Kirk Jowers, head of the U.'s Hinckley Institute of Politics and seen as a possible Republican challenger to Lee, said not endorsing Cruz is the right decision if Lee wants to win re-election. Jowers has said he is not actively considering a run.

Sen. Ted Cruz, second from right, R-Texas, his wife Heidi, and their two daughters Catherine, left, 4, and Caroline, 6, wave on stage after he announced his campaign for president, Monday, March 23, 2015, at Liberty University, founded by the late Rev. Jerry Falwell, in Lynchburg, Va. Cruz, who announced his candidacy on twitter in the early morning hours, is the first major candidate in the 2016 race for president. (AP Photo/Andrew Harnik)
Sen. Ted Cruz, second from right, R-Texas, his wife Heidi, and their two daughters Catherine, left, 4, and Caroline, 6, wave on stage after he announced his campaign for president, Monday, March 23, 2015, at Liberty University, founded by the late Rev. Jerry Falwell, in Lynchburg, Va. Cruz, who announced his candidacy on twitter in the early morning hours, is the first major candidate in the 2016 race for president. (AP Photo/Andrew Harnik)

"I have noticed a real effort by Sen. Lee to focus much more on his reform agenda than his alliance with Sen. Cruz and I think that's a great development," Jowers said, calling Cruz "very much a disruptive force" within the GOP.

"I don't think Ted Cruz will play well beyond his base with the tea party, whether in Utah or the rest of the country," said Jowers, a longtime supporter of former GOP presidential nominee Mitt Romney.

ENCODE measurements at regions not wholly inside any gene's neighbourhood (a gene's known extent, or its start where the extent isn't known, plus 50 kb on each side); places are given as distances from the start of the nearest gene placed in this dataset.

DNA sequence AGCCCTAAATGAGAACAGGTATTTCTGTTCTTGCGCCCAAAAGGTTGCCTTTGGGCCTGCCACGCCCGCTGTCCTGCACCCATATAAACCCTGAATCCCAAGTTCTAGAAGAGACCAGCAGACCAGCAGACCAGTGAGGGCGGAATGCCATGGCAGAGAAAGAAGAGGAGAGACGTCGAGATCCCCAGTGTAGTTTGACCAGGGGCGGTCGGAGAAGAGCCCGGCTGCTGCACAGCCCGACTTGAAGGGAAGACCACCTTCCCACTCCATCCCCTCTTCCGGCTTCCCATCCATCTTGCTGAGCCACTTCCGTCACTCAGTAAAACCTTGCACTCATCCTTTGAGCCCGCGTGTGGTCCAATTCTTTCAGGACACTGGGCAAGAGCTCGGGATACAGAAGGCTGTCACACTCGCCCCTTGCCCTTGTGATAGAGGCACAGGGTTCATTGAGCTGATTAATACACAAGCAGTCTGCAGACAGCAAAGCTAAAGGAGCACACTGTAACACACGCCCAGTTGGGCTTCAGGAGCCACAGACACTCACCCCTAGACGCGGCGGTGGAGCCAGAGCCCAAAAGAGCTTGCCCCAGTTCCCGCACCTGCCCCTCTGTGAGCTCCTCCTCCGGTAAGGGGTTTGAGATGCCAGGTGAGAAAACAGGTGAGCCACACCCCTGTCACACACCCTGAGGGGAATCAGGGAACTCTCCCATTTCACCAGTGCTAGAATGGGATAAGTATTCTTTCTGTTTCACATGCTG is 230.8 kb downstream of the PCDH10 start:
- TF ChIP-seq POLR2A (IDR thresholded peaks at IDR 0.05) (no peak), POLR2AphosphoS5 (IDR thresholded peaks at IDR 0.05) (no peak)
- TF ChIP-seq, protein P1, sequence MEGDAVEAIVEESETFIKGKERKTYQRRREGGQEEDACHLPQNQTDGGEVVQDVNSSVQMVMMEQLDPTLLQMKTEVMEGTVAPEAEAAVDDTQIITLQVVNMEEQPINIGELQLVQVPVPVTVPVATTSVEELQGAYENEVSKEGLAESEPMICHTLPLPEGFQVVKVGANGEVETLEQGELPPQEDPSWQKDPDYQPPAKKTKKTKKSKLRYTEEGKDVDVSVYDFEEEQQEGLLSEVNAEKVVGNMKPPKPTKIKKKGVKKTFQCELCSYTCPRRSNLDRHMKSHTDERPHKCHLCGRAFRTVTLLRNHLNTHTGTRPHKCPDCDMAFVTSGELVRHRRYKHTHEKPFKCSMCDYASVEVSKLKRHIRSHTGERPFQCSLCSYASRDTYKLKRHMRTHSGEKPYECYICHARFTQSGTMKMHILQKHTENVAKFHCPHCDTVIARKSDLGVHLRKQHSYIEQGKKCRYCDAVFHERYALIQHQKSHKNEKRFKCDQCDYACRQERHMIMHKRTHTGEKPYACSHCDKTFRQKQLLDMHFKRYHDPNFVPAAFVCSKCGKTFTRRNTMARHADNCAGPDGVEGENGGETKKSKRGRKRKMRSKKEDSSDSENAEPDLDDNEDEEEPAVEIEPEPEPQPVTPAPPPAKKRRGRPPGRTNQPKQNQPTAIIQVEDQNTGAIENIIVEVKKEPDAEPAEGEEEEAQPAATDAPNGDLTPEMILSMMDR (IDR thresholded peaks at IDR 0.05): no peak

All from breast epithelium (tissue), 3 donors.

Lee endorsed Romney in 2012, about eight months before the election. Romney, who led the 2002 Winter Olympics in Salt Lake City, recently decided against a third run for the White House.

Boyd Matheson, Lee's senior adviser, said while Cruz offered "some familiar themes" in his announcement speech that Lee supports, they're also coming from other potential Republican candidates.

Matheson said Lee has several close friends that could be in the race, including Sen. Marco Rubio, R-Florida, Sen. Rand Paul, R-Kentucky, and Wisconsin Gov. Scott Walker.

He said Lee wants the GOP to avoid the "fatal mistake" of focusing on personality rather than the policies the party needs to win. Lee has been promoting such policies as giving parents a bigger tax deduction in speeches around the country.

"I think the American people are just starving for some serious dialog," Matheson said. "It can't just be style and sizzle and how many standing ovations you can get from a raucous crowd."

Lee, the head of the Senate's steering committee, a caucus of conservative senators, can help the party keep its focus on substance, Matheson said, because he's not a presidential candidate and is from a red state.

"We have the benefit of what we call 'N.R.P.' It's 'Not Running for President' and 'Not Running in a Purple state,'" Matheson said. "A candidate (for president) can't say some of the things Sen. Lee can."

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Lisa Riley Roche